The Dietary Guidelines for Americans is meant to encourage a healthful diet to promote health and prevent chronic disease. The U.S. Department of Health and Human Services and the U.S. Department of Agriculture jointly publish the Dietary Guidelines every five years using the 500-page 2015 Dietary Guideline Advisory Report (DGAR), which was just released last week.
Some laudable direct quotes from this report include:
The kale-based concoction sped enough food through her system to make a partial blockage painful. A colonoscopy found a tumor, which surgeons removed the next day, along with a foot of her colon.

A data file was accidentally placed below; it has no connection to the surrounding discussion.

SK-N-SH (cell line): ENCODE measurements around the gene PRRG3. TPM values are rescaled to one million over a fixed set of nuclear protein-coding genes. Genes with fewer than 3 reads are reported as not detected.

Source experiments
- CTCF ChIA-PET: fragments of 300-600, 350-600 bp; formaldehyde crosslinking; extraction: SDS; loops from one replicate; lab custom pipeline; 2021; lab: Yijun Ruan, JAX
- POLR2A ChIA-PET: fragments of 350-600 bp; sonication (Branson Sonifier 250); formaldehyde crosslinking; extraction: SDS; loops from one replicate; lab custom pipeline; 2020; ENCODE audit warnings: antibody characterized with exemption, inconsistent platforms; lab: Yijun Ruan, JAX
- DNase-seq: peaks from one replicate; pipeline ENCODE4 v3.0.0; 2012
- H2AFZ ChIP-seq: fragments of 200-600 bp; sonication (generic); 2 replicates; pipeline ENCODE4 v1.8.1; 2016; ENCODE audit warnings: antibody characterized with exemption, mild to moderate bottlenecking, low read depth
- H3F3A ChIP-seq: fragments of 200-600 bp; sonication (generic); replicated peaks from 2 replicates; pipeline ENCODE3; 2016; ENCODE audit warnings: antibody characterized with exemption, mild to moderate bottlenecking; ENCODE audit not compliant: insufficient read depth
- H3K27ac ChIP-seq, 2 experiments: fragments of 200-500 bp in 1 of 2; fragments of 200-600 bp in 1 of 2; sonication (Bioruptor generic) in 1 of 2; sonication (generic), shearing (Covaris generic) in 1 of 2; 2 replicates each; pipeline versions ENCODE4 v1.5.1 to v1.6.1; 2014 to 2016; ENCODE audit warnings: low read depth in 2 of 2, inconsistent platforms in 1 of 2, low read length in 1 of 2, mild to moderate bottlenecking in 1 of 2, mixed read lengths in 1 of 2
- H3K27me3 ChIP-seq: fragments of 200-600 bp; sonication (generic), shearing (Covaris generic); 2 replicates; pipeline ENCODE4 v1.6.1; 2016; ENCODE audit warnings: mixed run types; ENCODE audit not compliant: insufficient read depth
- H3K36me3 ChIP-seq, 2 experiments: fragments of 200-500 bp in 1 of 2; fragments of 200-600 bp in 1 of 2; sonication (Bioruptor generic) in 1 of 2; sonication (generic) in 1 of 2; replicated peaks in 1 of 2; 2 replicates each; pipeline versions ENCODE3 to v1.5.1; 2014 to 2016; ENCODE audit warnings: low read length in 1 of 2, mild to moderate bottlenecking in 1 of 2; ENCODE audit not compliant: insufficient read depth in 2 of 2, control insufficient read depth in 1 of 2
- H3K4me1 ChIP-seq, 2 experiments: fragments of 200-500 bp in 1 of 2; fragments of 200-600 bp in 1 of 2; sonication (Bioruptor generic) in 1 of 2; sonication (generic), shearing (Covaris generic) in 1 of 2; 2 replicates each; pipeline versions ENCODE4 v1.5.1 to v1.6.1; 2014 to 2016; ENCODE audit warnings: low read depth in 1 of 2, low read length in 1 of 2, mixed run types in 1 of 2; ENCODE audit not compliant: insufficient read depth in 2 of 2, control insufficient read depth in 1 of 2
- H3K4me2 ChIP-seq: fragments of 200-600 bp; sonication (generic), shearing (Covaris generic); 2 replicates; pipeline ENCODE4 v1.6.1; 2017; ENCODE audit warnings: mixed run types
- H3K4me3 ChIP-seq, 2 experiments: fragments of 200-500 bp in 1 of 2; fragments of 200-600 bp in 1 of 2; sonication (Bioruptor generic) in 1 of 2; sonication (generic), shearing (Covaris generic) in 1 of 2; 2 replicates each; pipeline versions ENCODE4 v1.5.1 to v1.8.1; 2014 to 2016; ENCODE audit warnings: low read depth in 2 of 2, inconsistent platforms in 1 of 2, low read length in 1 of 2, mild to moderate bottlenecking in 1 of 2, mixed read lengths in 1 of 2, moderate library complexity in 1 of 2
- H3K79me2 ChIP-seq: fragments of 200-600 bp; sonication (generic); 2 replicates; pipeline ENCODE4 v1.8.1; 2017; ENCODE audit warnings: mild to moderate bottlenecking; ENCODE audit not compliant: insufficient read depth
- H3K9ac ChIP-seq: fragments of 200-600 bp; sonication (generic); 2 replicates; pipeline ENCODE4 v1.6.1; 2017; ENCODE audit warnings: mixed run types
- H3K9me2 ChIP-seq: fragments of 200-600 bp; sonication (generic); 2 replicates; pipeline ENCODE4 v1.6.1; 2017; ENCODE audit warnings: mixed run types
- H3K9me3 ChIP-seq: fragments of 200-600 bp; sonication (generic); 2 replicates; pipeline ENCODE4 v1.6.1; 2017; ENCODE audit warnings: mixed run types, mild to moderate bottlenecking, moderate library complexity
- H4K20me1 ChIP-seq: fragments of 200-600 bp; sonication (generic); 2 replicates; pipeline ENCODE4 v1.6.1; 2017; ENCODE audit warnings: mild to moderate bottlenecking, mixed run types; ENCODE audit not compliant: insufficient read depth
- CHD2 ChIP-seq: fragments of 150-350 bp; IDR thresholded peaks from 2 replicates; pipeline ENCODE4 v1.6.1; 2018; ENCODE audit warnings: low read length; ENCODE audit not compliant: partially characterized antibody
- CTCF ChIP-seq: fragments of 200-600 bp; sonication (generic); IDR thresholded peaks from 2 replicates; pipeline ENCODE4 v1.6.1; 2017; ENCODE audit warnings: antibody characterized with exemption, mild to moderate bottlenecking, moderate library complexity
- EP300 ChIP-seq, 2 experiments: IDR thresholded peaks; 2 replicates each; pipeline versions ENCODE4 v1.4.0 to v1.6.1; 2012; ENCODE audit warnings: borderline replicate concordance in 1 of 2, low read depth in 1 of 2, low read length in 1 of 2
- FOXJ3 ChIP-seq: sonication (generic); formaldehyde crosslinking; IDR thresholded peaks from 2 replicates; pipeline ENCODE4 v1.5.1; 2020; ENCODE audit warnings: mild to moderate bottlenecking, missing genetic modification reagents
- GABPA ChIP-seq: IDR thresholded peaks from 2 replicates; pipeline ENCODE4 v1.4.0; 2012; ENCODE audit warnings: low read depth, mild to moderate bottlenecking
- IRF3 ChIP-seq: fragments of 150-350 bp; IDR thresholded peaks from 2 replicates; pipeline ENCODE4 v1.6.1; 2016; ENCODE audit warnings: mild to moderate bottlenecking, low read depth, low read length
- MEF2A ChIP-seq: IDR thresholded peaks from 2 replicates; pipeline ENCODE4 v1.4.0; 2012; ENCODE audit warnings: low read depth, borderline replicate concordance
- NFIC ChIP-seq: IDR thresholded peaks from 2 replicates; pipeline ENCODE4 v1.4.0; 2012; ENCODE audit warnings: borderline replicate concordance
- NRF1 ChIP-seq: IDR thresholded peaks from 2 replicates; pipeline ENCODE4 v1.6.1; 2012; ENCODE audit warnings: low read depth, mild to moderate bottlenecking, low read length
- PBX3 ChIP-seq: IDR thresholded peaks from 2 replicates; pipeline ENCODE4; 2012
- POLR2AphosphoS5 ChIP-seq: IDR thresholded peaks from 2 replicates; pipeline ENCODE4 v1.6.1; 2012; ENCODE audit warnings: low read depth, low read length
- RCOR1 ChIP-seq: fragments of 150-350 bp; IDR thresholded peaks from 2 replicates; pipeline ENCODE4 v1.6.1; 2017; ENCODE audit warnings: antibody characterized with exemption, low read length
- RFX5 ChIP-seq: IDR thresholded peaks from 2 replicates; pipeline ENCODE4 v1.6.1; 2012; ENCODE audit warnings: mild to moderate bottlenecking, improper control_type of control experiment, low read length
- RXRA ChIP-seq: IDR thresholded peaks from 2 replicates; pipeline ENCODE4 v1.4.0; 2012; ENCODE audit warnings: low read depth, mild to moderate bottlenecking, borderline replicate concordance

She was 34 years old.
She ate well. She exercised. She had no known hereditary risk. She appeared perfectly healthy, yet she harbored stage 4, or metastatic, disease.
Such a finding in such a patient would have made news at one time, but it has become disturbingly common of late, and no one knows why.
I may get some static for this post, but I think that there is too much pressure on cancer patients to stay upbeat and cheerful all the time, dancing through treatments ...
WANTED: Someone who will let me speak my mind about this terrible disease, without having to be brave or positive or sun-shiny. Someone who will let me blow off steam and rant, someone who will let me feel negative and speak my fears about what lies ahead.
DESPERATELY SEEKING: Someone who will let me say that I am scared about what might be. That this disease freaks the crap out of me. Someone who will let me not be tough for a few minutes, but break down and cry about my anxieties.